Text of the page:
And I promise you it’s not because I don’t want to be.

Life is freaking hard and painful and unfair and overwhelming. And it was comforting beyond words to believe that all the pain and grief of life was somehow going to be made right one day, was somehow going to be worth it.

To be certain that good would inevitably triumph over evil…

To know that when Mom died, when Dad died, when my sisters and brother died, that they would not be gone…that I would be reunited with them forever in a place of perfect peace and joy…

To trust that abused and starving children would be greeted with love and nurturing and warmth and home when they passed on…

To believe that one day I would have a perfect body that would never get sick, never be in pain, never get old or wear out…

To always have someone to talk to when I was feeling alone and confused…

It made life more tolerable, and less overwhelming, and easier to keep living on certain levels, and it was a loss, I can assure you, to have this life-long foundation dissolve underneath me, along with the free, open, honest and vulnerable relationships I’d always been able to share with my parents up until this point.

There is still a lot of love between us all, but now there is pain, too. Now there is awkwardness. Now there are walls.

I would give anything to have family be the way it was when I was still a Christian. Family was my thing. It was my happy thought; my reason to get up in the morning. It was what I most valued. It still is. And I hope that someday everything will be okay somehow, but I don’t know that it will.

The point is, my life would be a lot easier and a lot happier in a lot of ways if I could believe again.

But the funny thing about belief is that you can’t fake it.

People always talk about Pascal’s wager as if it’s really an option. But I don’t get that at all. If you are just believing perfunctorily, God’s gonna know it. Saying you believe does not make you a believer.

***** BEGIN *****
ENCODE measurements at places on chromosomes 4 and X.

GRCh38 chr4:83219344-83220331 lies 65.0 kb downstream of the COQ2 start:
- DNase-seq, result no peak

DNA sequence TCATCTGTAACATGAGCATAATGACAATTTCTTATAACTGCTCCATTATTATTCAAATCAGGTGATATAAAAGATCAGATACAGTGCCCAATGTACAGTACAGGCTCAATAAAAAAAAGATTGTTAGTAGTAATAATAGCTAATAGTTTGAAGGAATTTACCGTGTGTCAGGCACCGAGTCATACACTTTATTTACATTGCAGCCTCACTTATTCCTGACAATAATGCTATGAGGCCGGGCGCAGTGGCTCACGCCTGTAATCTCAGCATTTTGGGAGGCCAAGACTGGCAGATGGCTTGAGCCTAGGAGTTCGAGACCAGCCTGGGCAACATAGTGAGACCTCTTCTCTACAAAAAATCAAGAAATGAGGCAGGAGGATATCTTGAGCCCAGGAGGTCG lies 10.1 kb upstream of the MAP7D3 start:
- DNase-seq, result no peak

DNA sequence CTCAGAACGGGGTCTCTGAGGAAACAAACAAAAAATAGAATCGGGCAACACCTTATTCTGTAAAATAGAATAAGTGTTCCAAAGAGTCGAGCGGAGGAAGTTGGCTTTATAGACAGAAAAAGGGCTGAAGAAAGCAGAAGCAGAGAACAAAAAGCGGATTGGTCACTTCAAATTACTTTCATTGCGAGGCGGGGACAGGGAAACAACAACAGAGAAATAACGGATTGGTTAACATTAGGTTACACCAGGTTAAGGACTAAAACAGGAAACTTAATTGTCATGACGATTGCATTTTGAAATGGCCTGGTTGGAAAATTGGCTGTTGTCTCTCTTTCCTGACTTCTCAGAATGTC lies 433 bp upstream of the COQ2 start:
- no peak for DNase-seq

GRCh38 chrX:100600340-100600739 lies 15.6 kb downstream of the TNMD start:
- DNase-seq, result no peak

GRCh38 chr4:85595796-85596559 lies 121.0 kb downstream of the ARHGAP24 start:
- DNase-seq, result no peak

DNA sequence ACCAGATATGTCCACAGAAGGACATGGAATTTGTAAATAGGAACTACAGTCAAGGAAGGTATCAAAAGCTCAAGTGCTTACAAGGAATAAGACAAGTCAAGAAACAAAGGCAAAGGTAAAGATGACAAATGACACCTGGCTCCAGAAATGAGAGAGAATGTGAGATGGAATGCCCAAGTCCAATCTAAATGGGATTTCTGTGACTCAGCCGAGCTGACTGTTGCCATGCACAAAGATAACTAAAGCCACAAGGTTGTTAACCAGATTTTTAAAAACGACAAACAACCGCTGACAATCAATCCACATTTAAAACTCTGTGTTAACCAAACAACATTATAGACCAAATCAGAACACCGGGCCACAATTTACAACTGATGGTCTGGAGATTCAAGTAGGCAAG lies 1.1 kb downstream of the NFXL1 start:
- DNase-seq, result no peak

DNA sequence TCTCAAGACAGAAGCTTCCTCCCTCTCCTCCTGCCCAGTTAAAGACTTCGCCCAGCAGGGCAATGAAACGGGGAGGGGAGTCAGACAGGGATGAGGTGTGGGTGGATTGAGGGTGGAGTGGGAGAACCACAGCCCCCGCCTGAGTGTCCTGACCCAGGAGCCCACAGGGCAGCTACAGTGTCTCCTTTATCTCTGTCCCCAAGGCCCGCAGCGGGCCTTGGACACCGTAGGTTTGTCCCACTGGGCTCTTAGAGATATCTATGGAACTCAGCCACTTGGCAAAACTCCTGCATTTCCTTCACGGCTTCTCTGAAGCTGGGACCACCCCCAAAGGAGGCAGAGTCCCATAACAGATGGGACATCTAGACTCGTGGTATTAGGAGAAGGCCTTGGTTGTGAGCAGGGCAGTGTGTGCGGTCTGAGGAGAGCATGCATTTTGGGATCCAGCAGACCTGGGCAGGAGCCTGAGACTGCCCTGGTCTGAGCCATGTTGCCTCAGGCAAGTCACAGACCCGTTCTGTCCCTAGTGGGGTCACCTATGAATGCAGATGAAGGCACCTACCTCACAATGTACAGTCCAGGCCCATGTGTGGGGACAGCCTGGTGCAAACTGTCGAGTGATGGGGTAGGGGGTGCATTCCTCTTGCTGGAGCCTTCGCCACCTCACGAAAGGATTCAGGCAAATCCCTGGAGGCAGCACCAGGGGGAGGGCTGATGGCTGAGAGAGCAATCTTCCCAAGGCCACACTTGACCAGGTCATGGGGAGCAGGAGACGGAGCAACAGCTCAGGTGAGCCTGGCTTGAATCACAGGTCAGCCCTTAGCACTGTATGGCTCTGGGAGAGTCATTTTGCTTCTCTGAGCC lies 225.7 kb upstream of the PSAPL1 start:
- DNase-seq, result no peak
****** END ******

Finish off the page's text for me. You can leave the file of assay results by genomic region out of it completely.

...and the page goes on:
Either you believe or you don’t. And you can’t control whether or not you do.

You can control the information you take into your mind, to a certain degree. And that is what happened to me. I quit controlling what I let in. In my search for truth (which I was initially convinced would lead me back to God and a deeper understanding of him) I opened the doors of my mind wide.

And a flood of new information rushed in.

And unfortunately (or fortunately, depending on how you see things), learning is irreversible. I can’t un-know things that I now know (unless I suffer a traumatic brain injury or we invent the neuralizer Will Smith and Tommy Lee Jones had so much fun with in Men in Black.)

And these things I have learned in my recent history, that I didn’t know before, are many. While I have given a brief overview of basic, foundational reasons I no longer believe in the Christian God, there are many, many more details and facts logged away in my mind that have lead me to this conclusion…

And it is those same facts that have helped me form the framework of the wonderful and beautiful new things I DO believe.

Someday soon I will share them.

Why I Am Not A Christian (Part III)

6.) TIMELY INCIDENTS AND “MIRACULOUS” OCCURRANCES HAPPEN RANDOMLY.

I was talking to a Christian friend lately who, while explaining her faith, mentioned particular incidents in her life that she holds onto as touchstones of her belief in God. There have been multiple instances in which she has found herself in dire financial circumstances, wondering how she was going to keep living, when, for example, a check would arrive in the mail unexpectedly.

One time it was from a friend who had gotten wind of a possible need. Another time it came from an old employer finally balancing the books. Sometimes the amount of unexpected money would closely match the need or just barely cover the upcoming bill. Of course my friend turned to God in those times of desperation, and saw those met needs as answers to prayer, divine interventions.

I have another friend who is a pastor. He is an amazing man who lives with deep conviction and passion, and I respect him deeply. In our talks about life and faith, he has shared similar stories of answered prayer in his personal life. When his wife gave birth to their third child there were serious complications and a major nerve in the baby boy’s arm was damaged. The doctors were not sure he would ever be able to move/use his arm again, which as you can imagine was devastating news for his parents to receive.